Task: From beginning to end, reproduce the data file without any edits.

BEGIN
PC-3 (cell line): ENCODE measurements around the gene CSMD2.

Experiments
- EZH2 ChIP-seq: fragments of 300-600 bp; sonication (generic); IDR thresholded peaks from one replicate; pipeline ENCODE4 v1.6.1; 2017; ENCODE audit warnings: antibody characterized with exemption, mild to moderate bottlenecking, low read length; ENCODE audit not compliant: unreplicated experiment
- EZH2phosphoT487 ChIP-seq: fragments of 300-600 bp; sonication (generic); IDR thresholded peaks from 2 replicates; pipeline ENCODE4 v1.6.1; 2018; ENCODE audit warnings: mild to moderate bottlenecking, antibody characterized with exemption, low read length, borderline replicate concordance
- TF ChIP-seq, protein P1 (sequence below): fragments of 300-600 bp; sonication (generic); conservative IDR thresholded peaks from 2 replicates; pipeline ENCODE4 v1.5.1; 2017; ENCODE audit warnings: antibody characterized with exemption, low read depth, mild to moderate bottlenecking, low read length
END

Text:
PC-3 (cell line): ENCODE measurements around the gene CSMD2.

Experiments
- EZH2 ChIP-seq: fragments of 300-600 bp; sonication (generic); IDR thresholded peaks from one replicate; pipeline ENCODE4 v1.6.1; 2017; ENCODE audit warnings: antibody characterized with exemption, mild to moderate bottlenecking, low read length; ENCODE audit not compliant: unreplicated experiment
- EZH2phosphoT487 ChIP-seq: fragments of 300-600 bp; sonication (generic); IDR thresholded peaks from 2 replicates; pipeline ENCODE4 v1.6.1; 2018; ENCODE audit warnings: mild to moderate bottlenecking, antibody characterized with exemption, low read length, borderline replicate concordance
- TF ChIP-seq, protein P1 (sequence below): fragments of 300-600 bp; sonication (generic); conservative IDR thresholded peaks from 2 replicates; pipeline ENCODE4 v1.5.1; 2017; ENCODE audit warnings: antibody characterized with exemption, low read depth, mild to moderate bottlenecking, low read length